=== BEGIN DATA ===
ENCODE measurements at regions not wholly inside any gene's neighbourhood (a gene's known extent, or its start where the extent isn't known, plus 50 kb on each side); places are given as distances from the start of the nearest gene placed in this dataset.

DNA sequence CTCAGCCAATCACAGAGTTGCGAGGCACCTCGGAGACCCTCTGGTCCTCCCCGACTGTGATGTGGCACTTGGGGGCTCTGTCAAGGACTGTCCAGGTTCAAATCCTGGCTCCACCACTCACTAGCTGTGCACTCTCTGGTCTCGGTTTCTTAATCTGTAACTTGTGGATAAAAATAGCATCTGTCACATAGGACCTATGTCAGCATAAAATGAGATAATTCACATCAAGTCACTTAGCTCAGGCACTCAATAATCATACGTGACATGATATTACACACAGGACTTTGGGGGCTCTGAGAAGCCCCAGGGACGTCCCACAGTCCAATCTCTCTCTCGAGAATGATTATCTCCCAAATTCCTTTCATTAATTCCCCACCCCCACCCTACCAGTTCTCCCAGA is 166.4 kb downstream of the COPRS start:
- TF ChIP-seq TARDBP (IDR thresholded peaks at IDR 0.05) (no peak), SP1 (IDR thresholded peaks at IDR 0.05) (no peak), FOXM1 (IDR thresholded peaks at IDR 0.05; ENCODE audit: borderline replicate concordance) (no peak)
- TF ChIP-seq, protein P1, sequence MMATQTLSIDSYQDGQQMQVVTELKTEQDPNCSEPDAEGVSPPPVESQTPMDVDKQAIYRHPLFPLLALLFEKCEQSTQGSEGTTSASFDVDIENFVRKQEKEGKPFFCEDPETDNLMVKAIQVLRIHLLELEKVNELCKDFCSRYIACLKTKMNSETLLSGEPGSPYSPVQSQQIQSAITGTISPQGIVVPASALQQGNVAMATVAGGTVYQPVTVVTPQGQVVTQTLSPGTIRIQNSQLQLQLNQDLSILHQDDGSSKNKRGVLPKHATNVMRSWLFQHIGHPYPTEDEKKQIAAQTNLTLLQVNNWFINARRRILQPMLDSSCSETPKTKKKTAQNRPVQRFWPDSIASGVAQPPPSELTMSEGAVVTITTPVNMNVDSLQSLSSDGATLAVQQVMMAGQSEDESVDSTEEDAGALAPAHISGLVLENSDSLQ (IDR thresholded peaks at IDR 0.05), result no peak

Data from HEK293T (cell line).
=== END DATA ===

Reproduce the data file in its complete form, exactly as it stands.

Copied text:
ENCODE measurements at regions not wholly inside any gene's neighbourhood (a gene's known extent, or its start where the extent isn't known, plus 50 kb on each side); places are given as distances from the start of the nearest gene placed in this dataset.

DNA sequence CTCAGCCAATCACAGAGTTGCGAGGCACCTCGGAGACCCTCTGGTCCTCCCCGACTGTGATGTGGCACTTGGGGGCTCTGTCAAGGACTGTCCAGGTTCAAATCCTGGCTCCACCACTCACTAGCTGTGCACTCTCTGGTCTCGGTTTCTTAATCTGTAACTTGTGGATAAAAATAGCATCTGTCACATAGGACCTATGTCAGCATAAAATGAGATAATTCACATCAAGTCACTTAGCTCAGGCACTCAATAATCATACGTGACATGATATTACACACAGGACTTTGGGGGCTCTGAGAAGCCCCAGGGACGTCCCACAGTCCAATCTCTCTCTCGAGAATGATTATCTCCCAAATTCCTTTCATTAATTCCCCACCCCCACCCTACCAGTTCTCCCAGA is 166.4 kb downstream of the COPRS start:
- TF ChIP-seq TARDBP (IDR thresholded peaks at IDR 0.05) (no peak), SP1 (IDR thresholded peaks at IDR 0.05) (no peak), FOXM1 (IDR thresholded peaks at IDR 0.05; ENCODE audit: borderline replicate concordance) (no peak)
- TF ChIP-seq, protein P1, sequence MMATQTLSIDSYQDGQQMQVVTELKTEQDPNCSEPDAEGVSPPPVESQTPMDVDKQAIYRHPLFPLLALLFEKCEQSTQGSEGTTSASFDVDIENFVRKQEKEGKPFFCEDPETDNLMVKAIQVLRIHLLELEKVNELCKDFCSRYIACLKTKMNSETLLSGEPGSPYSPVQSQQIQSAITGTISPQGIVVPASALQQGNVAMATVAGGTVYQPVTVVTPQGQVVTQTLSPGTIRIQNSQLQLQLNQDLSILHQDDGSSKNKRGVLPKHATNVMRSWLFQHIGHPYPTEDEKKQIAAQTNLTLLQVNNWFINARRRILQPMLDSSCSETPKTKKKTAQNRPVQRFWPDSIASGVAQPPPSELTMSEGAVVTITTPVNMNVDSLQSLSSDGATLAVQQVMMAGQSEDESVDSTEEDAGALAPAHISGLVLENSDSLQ (IDR thresholded peaks at IDR 0.05), result no peak

Data from HEK293T (cell line).